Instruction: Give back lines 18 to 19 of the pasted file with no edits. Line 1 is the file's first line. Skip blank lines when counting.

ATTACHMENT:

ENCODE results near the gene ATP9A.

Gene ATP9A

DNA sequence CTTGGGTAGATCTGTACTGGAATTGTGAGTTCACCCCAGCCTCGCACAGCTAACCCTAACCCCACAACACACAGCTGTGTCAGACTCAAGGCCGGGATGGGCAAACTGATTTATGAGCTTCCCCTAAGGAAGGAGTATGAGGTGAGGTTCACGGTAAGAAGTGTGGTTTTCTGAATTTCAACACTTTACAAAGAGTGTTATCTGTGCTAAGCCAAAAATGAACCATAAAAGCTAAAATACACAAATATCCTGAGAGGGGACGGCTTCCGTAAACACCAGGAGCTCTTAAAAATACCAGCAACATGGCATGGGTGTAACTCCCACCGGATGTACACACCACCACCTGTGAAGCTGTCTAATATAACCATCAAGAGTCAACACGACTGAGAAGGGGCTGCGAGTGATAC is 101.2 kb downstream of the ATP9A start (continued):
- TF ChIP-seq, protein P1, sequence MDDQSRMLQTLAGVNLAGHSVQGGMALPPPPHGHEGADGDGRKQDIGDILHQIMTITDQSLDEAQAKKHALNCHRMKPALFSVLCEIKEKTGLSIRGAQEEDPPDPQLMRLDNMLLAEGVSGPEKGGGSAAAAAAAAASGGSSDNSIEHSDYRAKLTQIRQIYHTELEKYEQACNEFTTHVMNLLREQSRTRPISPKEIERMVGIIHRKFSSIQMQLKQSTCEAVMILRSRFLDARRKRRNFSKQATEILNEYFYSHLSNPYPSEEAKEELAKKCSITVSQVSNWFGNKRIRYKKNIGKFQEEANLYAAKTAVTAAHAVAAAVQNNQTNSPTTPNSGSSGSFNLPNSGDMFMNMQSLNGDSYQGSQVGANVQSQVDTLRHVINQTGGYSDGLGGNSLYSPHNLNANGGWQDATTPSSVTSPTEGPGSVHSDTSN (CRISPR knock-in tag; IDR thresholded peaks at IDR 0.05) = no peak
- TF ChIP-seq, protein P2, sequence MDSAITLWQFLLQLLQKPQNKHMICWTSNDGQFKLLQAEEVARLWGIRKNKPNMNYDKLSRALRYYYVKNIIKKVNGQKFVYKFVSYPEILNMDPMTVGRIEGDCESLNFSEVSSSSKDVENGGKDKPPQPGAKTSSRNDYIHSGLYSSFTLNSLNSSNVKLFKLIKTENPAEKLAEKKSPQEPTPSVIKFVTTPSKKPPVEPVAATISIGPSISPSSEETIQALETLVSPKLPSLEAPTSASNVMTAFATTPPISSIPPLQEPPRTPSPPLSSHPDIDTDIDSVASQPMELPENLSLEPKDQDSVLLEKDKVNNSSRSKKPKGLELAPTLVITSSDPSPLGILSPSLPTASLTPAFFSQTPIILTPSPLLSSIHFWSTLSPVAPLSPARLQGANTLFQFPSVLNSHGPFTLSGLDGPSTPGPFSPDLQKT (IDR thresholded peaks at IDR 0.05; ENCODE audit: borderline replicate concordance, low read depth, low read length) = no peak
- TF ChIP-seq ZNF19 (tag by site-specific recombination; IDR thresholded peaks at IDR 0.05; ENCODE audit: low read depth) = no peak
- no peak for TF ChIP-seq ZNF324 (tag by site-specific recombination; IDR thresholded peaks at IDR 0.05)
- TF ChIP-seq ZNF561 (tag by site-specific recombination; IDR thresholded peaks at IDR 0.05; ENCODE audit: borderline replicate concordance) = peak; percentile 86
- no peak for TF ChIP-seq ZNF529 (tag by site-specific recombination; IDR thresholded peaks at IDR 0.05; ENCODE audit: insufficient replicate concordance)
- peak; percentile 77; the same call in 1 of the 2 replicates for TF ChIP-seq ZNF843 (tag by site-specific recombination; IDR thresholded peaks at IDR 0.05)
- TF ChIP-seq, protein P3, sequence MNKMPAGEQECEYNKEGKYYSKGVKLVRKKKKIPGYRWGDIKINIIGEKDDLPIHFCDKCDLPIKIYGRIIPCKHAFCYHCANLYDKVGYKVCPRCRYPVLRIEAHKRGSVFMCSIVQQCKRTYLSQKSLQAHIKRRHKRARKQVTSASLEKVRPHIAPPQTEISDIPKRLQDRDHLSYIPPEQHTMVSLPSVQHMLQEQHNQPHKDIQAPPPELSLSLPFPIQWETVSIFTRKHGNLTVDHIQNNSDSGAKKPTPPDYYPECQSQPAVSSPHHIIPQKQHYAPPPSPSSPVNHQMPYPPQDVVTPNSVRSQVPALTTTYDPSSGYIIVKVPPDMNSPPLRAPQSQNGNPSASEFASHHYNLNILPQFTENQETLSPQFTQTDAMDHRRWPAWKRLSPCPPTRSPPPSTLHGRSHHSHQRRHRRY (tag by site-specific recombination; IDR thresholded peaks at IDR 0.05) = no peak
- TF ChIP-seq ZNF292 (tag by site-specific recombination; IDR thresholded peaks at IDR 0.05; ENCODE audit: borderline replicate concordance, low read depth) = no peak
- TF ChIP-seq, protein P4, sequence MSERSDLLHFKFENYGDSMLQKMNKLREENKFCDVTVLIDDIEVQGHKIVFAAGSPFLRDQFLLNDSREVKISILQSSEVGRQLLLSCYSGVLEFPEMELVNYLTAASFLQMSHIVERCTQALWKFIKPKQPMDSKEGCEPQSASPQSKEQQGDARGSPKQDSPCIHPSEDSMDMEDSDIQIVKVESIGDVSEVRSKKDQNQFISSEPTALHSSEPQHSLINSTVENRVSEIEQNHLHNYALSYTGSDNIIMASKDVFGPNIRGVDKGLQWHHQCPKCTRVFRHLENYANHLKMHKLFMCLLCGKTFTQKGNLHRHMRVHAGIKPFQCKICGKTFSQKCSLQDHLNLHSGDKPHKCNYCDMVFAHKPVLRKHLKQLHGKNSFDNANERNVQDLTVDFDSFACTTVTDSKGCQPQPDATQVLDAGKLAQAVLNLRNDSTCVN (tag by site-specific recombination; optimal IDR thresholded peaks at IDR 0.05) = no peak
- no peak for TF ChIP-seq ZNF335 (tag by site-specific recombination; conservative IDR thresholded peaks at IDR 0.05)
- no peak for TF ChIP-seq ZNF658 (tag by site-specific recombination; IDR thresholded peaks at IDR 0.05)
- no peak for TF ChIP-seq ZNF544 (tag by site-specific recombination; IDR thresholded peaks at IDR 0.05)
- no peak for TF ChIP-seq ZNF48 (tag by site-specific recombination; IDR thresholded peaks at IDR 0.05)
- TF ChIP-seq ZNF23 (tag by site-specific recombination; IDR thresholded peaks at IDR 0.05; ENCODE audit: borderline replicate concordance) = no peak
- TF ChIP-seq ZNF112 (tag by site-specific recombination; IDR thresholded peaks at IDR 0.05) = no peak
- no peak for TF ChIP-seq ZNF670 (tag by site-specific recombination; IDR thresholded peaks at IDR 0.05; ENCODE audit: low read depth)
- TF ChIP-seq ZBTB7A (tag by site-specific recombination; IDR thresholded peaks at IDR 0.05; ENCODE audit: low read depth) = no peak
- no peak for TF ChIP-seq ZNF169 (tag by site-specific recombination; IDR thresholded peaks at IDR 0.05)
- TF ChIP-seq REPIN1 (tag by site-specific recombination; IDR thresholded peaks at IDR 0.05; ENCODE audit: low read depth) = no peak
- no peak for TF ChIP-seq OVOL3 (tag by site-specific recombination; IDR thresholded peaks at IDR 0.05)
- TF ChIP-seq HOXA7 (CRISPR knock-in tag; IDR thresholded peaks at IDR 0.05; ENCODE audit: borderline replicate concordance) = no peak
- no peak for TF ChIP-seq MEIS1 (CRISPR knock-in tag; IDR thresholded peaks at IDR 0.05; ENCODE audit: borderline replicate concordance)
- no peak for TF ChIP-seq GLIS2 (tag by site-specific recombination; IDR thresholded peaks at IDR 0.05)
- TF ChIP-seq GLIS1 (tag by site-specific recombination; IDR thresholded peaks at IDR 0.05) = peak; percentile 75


- TF ChIP-seq ZNF23 (tag by site-specific recombination; IDR thresholded peaks at IDR 0.05; ENCODE audit: borderline replicate concordance) = no peak
- TF ChIP-seq ZNF112 (tag by site-specific recombination; IDR thresholded peaks at IDR 0.05) = no peak